Mecca and Medina, who had revolted against his authority. It was
therefore previous to this date that Fidelis visited Egypt.

Peace, broken immediately after the departure of Willibald, was not
restored till the learned reign of the magnificent Haroun-er-Raschid
(786-809), whose name, and his friendship and intercourse with the no
less splendid monarch of the west, Charlemagne, have been so often
celebrated in history and romance. Their friendship led to the opening
of Palestine to the Christian pilgrims on much more liberal terms, and
various privileges and comforts were secured for them in the holy city.
Pilgrimages now became more frequent, and several are mentioned during
the latter part of the eighth and the course of the ninth centuries.

The only one of these pilgrims whose own account of his adventures has
been preserved, was a Breton monk, evidently of the celebrated monastery
of Mount St. Michel, named BERNARD, who is distinguished in the
manuscripts by the title of _Bernardus Sapiens_, or Bernard the Wise,
although we have no other testimony to his wisdom except the account of
his pilgrimage. This very curious narrative was discovered by Mabillon,
in a manuscript of the library of Rheims, and printed in the _Acta
Sanctorum Ordinis Benedictini_. Bernard has given, at the commencement
of this narrative, the date of the year in which he started. In
Mabillon's text, and in a manuscript of the Cottonian Library, now lost,
it is 870; while in another manuscript of the Cottonian Library, still
existing, it is given as 970. Internal evidence at once fixes the date
of Bernard's pilgrimage to the ninth century, and not to the tenth; and
as it is evident that he was at Bari before the siege by Louis II., we
can have little hesitation in considering both the dates given by the
manuscripts as errors of the scribes, and in fixing Bernard's departure
to the year 867.

Bernard left Europe at a time when the Saracens of the west were engaged
in hostility with the Christians, and he was obliged to furnish himself
with a variety of protections. Although he points at the disadvantageous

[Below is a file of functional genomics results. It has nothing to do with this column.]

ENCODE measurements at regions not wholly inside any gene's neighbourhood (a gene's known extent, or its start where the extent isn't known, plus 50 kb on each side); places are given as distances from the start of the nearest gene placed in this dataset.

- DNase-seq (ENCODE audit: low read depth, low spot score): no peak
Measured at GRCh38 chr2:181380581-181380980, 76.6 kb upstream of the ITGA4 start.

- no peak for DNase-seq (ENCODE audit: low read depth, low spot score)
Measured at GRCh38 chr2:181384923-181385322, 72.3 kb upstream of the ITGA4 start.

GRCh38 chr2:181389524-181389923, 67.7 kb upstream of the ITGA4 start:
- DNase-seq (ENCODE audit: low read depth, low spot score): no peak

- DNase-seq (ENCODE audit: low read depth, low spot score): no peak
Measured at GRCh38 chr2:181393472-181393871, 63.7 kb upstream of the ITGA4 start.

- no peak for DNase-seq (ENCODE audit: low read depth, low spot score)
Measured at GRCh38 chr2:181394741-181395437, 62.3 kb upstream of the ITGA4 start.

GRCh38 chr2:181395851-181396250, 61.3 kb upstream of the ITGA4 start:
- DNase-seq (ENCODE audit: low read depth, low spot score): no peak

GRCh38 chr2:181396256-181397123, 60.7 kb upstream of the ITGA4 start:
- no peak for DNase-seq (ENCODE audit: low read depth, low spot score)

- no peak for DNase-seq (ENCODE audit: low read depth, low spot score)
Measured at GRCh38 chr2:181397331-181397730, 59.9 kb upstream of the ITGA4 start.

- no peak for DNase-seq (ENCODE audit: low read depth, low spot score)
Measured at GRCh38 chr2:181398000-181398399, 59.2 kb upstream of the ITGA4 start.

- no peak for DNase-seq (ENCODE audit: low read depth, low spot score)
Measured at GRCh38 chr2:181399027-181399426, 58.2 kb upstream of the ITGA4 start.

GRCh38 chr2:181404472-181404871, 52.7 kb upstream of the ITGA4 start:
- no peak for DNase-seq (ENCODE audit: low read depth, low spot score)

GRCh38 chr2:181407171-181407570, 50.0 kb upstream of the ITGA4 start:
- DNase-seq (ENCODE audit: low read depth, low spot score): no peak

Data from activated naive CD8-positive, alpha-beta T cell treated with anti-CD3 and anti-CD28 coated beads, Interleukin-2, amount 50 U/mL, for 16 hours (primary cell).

contrast between the barbarity and turbulence of the western Christians
and the well regulated government of the Arabs in the east, it is quite
evident that a change had taken place in the condition of the Christians
in Syria, and that the pilgrims no longer enjoyed the immunities
obtained for them by the emperor Charlemagne. They now, on the contrary,
seem to have been subjected to extortions on every side. Bernard, like
Fidelis, went by way of Egypt, and proceeded thence into Palestine by
land. He is the first traveller who mentions the afterwards celebrated
miracle of the holy fire. At Jerusalem Bernard lodged in the hostle
which had been founded by Charlemagne, and which was still appropriated
to its original destination.

Somewhere near this period a noble Breton of the name of Frotmond, who,
with his brother, had committed one of those deeds of blood which so
often stain the history of the middle ages, was condemned by the church
to a penance, not uncommon in those times. A chain was close riveted
round his body and his arms; and in this condition, covered only with a
coarse garment, his head sprinkled with ashes, he was to visit,
bare-foot, the holy places, and wander about until God should deign to
relieve him of his burthen. In the fourth year of his wanderings he
returned to France, and went to the monastery of Redon, where he was
miraculously delivered from his chains, which had already eaten deep
into his flesh, at the tomb of St. Marcellinus. The account of his
pilgrimage was collected from the traditions of the monastery long after
Frotmond's death, by one of the monks. It is said that he and his
brethren went direct to the coast of Syria, and made some stay at
Jerusalem, practising there all kinds of austerities. They next went
into Egypt, and took up their abode among the monks of the Thebaid, and
then went to pray at the tomb of St. Cyprian, on the sea-coast, two
leagues from Carthage. They then returned to Rome; but still not
obtaining pardon of the pope (Benedict III.), they again passed the sea
to Jerusalem, from whence they went to Cana, in Galilee, and then they
directed their course to the Red Sea. They next proceeded to the
mountains of Armenia, and visited the spot where Noah's ark rested after
the deluge. On their way they suffered all kinds of outrages from the
infidels, who stripped them naked and scourged them cruelly. This,
however, did not turn them from their purpose, and they went
subsequently to Mount Sinai, where they remained three years, and so
returned to Italy, and thence to France. Frotmond started on his
wanderings in the year 868.